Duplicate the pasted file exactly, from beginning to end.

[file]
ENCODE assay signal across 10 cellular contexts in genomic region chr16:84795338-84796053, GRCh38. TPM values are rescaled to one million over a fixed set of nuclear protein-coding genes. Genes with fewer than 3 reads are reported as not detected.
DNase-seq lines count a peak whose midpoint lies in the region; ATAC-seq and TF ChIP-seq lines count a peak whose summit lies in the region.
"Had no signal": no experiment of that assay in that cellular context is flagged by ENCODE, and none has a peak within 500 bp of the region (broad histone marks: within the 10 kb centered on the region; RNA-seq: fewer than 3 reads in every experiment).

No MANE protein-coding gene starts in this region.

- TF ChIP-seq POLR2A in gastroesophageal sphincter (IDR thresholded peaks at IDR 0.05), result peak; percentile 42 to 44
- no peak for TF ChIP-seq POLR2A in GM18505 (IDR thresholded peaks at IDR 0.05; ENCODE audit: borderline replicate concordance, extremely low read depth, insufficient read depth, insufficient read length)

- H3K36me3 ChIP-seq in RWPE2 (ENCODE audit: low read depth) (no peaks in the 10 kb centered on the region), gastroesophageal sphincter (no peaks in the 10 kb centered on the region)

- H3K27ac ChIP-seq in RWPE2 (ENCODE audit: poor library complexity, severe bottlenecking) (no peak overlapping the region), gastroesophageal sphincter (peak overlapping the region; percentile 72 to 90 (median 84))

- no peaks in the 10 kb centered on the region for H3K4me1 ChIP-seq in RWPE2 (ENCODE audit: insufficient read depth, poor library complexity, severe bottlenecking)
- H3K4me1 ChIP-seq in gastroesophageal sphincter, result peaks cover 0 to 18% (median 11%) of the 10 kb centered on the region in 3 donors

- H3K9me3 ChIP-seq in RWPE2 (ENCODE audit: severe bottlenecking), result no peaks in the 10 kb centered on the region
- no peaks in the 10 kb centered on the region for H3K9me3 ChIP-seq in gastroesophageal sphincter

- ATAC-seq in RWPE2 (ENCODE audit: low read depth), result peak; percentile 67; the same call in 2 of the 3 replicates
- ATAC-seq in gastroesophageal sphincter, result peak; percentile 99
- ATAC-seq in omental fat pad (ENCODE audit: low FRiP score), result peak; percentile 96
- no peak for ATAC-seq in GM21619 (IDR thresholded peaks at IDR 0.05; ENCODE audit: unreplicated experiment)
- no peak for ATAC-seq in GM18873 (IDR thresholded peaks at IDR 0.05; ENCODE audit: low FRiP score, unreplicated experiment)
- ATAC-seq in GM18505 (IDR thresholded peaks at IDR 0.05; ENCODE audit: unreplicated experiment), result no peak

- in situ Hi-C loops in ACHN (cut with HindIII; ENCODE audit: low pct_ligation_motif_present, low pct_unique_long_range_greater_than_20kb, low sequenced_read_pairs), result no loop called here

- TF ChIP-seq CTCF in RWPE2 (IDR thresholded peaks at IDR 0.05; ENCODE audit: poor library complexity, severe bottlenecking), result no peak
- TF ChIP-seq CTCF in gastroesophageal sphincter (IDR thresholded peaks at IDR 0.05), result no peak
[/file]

ENCODE assay signal across 10 cellular contexts in genomic region chr16:84795338-84796053, GRCh38. TPM values are rescaled to one million over a fixed set of nuclear protein-coding genes. Genes with fewer than 3 reads are reported as not detected.
DNase-seq lines count a peak whose midpoint lies in the region; ATAC-seq and TF ChIP-seq lines count a peak whose summit lies in the region.
"Had no signal": no experiment of that assay in that cellular context is flagged by ENCODE, and none has a peak within 500 bp of the region (broad histone marks: within the 10 kb centered on the region; RNA-seq: fewer than 3 reads in every experiment).

No MANE protein-coding gene starts in this region.

- TF ChIP-seq POLR2A in gastroesophageal sphincter (IDR thresholded peaks at IDR 0.05), result peak; percentile 42 to 44
- no peak for TF ChIP-seq POLR2A in GM18505 (IDR thresholded peaks at IDR 0.05; ENCODE audit: borderline replicate concordance, extremely low read depth, insufficient read depth, insufficient read length)

- H3K36me3 ChIP-seq in RWPE2 (ENCODE audit: low read depth) (no peaks in the 10 kb centered on the region), gastroesophageal sphincter (no peaks in the 10 kb centered on the region)

- H3K27ac ChIP-seq in RWPE2 (ENCODE audit: poor library complexity, severe bottlenecking) (no peak overlapping the region), gastroesophageal sphincter (peak overlapping the region; percentile 72 to 90 (median 84))

- no peaks in the 10 kb centered on the region for H3K4me1 ChIP-seq in RWPE2 (ENCODE audit: insufficient read depth, poor library complexity, severe bottlenecking)
- H3K4me1 ChIP-seq in gastroesophageal sphincter, result peaks cover 0 to 18% (median 11%) of the 10 kb centered on the region in 3 donors

- H3K9me3 ChIP-seq in RWPE2 (ENCODE audit: severe bottlenecking), result no peaks in the 10 kb centered on the region
- no peaks in the 10 kb centered on the region for H3K9me3 ChIP-seq in gastroesophageal sphincter

- ATAC-seq in RWPE2 (ENCODE audit: low read depth), result peak; percentile 67; the same call in 2 of the 3 replicates
- ATAC-seq in gastroesophageal sphincter, result peak; percentile 99
- ATAC-seq in omental fat pad (ENCODE audit: low FRiP score), result peak; percentile 96
- no peak for ATAC-seq in GM21619 (IDR thresholded peaks at IDR 0.05; ENCODE audit: unreplicated experiment)
- no peak for ATAC-seq in GM18873 (IDR thresholded peaks at IDR 0.05; ENCODE audit: low FRiP score, unreplicated experiment)
- ATAC-seq in GM18505 (IDR thresholded peaks at IDR 0.05; ENCODE audit: unreplicated experiment), result no peak

- in situ Hi-C loops in ACHN (cut with HindIII; ENCODE audit: low pct_ligation_motif_present, low pct_unique_long_range_greater_than_20kb, low sequenced_read_pairs), result no loop called here

- TF ChIP-seq CTCF in RWPE2 (IDR thresholded peaks at IDR 0.05; ENCODE audit: poor library complexity, severe bottlenecking), result no peak
- TF ChIP-seq CTCF in gastroesophageal sphincter (IDR thresholded peaks at IDR 0.05), result no peak